(Reuters) - The 17 Republicans running for president squared off in two debates aired on Thursday evening on Fox News.
Here is a look at some of the key points made in the debates by the candidates:
- Former Florida Governor Jeb Bush said he stills believes in a path to legal status, but not amnesty, because fixing the immigration system would boost the economy; said that he was “completely pro-life” and that he did not know that a foundation board he served on donated money to Planned Parenthood; and reiterated his support of Common Core education standards.
- Retired neurosurgeon Ben Carson said he would significantly revise the taxation system so people pay proportionally based on earnings; declined to state whether he would support the use of waterboarding because he did not think the country should “broadcast” how it would treat suspected terrorists; and said his first foreign policy move would be shoring up and expanding the U.S. military.
- New Jersey Governor Chris Christie said he would use means testing to determine eligibility for Social Security retirement benefits for those making more than $200,000 per year; said the government could and should be collecting more data while respecting citizens’ civil liberties; and wants to expand the U.S. military, including no fewer than 500,000 active-duty soldiers in the Army.
- U.S. Senator Ted Cruz of Texas said he would continue to support a proposal that would require mandatory prison sentences for deported immigrants who return to the United States illegally; emphasized his continued opposition to any form of amnesty for illegal immigrants; and criticized the Iran nuclear deal, saying the United States did not get anything in return for lifting sanctions.
- Former Arkansas Governor Mike Huckabee said he would use existing amendments to the U.S. Constitution to defend the rights of fetuses; create a more fair tax system based on consumption at which point he could eliminate the Internal Revenue Service; and would update the U.S. military’s ships and planes.
- Ohio Governor John Kasich said that “economic growth is the key to everything;” added that that growth needs to reach all communities, including minorities; and said that issues like same-sex marriage “are planted to divide us.”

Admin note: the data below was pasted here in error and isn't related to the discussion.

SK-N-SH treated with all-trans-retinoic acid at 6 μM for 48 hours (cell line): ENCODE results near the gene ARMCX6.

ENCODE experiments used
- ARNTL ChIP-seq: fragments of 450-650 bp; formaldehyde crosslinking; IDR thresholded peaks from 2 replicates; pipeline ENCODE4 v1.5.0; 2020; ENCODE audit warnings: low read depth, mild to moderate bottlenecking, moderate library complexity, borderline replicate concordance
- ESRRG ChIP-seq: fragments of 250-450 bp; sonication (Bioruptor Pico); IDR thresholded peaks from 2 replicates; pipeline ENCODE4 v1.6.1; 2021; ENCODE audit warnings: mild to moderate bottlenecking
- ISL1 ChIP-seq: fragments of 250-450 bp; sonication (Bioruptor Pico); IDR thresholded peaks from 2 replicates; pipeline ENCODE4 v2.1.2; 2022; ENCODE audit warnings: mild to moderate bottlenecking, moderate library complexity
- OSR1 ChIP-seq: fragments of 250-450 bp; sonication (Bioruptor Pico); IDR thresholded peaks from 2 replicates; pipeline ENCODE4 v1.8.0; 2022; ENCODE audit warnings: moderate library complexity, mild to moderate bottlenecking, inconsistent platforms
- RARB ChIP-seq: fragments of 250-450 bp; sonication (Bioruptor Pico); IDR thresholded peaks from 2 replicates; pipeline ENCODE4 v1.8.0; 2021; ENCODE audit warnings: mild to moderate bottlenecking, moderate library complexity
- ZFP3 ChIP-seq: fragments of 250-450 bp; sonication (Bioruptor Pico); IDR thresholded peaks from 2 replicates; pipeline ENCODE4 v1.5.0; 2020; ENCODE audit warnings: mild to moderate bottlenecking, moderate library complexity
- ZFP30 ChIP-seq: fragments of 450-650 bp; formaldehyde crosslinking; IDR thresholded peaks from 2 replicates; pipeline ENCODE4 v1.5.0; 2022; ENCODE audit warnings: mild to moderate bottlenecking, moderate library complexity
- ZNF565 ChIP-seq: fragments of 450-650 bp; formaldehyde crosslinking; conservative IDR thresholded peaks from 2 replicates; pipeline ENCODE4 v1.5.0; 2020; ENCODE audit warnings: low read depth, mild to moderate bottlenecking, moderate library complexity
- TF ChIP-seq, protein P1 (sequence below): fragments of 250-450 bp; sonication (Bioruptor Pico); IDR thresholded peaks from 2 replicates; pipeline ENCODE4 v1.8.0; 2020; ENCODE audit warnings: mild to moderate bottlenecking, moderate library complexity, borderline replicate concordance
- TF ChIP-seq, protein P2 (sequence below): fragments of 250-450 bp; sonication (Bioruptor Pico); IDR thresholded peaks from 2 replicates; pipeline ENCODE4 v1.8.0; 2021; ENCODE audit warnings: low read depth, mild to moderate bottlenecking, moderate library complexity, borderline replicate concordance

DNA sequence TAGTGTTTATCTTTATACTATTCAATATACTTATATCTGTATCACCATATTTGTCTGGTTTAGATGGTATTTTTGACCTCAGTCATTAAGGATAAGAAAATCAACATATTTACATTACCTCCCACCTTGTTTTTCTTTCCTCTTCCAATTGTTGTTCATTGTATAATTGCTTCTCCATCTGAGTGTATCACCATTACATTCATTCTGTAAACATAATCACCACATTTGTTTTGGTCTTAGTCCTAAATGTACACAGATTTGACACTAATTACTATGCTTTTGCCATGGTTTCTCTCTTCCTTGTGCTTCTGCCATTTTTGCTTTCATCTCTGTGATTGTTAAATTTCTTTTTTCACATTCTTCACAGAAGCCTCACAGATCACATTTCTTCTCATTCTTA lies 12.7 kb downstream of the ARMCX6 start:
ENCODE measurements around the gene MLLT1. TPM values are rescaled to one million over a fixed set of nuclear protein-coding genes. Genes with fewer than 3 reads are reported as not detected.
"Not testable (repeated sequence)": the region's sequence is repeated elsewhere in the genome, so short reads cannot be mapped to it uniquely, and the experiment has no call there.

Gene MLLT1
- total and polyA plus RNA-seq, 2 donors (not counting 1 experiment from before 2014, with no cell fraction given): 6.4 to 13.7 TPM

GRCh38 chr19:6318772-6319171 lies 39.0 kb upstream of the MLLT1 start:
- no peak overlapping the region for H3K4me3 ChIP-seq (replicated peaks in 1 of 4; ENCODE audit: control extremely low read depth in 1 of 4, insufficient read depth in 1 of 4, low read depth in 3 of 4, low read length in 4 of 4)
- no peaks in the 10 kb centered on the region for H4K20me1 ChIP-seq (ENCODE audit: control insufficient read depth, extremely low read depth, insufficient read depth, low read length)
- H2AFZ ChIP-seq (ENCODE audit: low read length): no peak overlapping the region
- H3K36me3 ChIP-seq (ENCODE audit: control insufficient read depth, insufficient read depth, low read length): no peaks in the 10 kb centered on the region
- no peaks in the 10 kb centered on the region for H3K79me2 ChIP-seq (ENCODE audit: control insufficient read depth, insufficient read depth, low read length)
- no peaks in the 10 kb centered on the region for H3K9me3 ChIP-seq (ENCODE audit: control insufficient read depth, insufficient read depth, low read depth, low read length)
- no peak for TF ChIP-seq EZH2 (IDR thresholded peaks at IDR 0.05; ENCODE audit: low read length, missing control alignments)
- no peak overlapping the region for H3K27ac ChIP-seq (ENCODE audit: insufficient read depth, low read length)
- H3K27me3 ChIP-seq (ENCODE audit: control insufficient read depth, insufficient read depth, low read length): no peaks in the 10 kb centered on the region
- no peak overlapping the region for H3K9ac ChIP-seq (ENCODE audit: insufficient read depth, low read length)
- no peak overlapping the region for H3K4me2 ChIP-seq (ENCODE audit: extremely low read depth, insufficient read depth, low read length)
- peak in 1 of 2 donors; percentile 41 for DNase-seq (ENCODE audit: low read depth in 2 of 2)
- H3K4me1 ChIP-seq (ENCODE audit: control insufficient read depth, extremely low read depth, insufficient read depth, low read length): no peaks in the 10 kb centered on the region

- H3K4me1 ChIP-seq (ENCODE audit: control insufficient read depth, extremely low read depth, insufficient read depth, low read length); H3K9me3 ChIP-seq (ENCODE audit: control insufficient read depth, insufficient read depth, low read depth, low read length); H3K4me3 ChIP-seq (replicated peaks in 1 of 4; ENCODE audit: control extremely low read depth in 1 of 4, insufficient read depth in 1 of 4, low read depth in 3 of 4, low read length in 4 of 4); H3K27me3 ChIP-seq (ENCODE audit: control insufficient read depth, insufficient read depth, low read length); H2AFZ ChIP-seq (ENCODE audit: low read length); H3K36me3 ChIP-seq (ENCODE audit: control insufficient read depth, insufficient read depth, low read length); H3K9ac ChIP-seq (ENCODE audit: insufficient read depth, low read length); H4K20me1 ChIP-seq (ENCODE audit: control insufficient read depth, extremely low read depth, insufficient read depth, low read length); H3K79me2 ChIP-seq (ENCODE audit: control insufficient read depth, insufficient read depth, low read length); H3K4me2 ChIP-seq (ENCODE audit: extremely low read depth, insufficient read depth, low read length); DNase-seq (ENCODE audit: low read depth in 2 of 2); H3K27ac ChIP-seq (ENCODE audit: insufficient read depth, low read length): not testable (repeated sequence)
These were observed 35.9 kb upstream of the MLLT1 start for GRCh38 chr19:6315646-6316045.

- U.S. Senator Rand Paul of Kentucky opposes the Iran deal but said he wouldn’t immediately rule out negotiations; said “I don’t want my marriage or my guns registered in Washington;” and wants the United States to stop sending foreign aid to countries where the American flag is burned.
- U.S. Senator Marco Rubio of Florida wants curriculum reform to happen at the state and local - rather than national - level; said the Dodd-Frank financial reforms are “eviscerating” small businesses and need to be repealed; and said the Constitution defends all American life, including the unborn.
- Businessman Donald Trump wants to build a wall to stop illegal immigration but said it could have a “big, beautiful door” for legal immigrants; would like to see health insurance regulated more nationally instead of state by state; and wants a stronger military.
- Wisconsin Governor Scott Walker wants to focus on ties with our current partners in the Middle East, such as Egypt and Saudi Arabia; said Iran is “not a place we should be doing business with;” and advocated better police training, particularly for use of force.
SECOND-TIER CANDIDATES’ DEBATE
- U.S. Senator Lindsey Graham of South Carolina said he would make the United States energy independent; would do “whatever it takes, as long as it takes, to defeat” Islamic State, including putting U.S. ground forces in Iraq and Syria; and said a strong environment and a strong economy are not mutually exclusive.
- Louisiana Governor Bobby Jindal said radical Islam is a problem; said immigration without assimilation is an invasion; and prioritized keeping Christian business owners from facing “discrimination” over their views on gay marriage.
- Former New York Governor George Pataki said he would outlaw abortions after 20 weeks and would institute a freeze on adding new employees in Washington except for military- and defense-related personnel, and said encouraging Americans to engage in violent jihad is not protected religious speech.
- Former Virginia Governor Jim Gilmore proposed a three-bracket tax code of 10, 15 and 25 percent; said he would get rid of excessive government regulation to help fuel growth; and said the United States needs to prepare for further terrorist attacks.
- Former Texas Governor Rick Perry said that, if elected president, “I will secure that southern border” and would tear up a nuclear agreement with Iran; he also said that he would work to boost U.S. economic growth.
- Former Senator Rick Santorum of Pennsylvania said he would reduce immigration and boost U.S. manufacturing; compared the recent Supreme Court ruling legalizing gay marriage to the Dred Scott slavery decision; and called for a flat tax rate of 20 percent.
Reporting by Luciana Lopez and Amanda Becker; Editing by Jonathan Oatis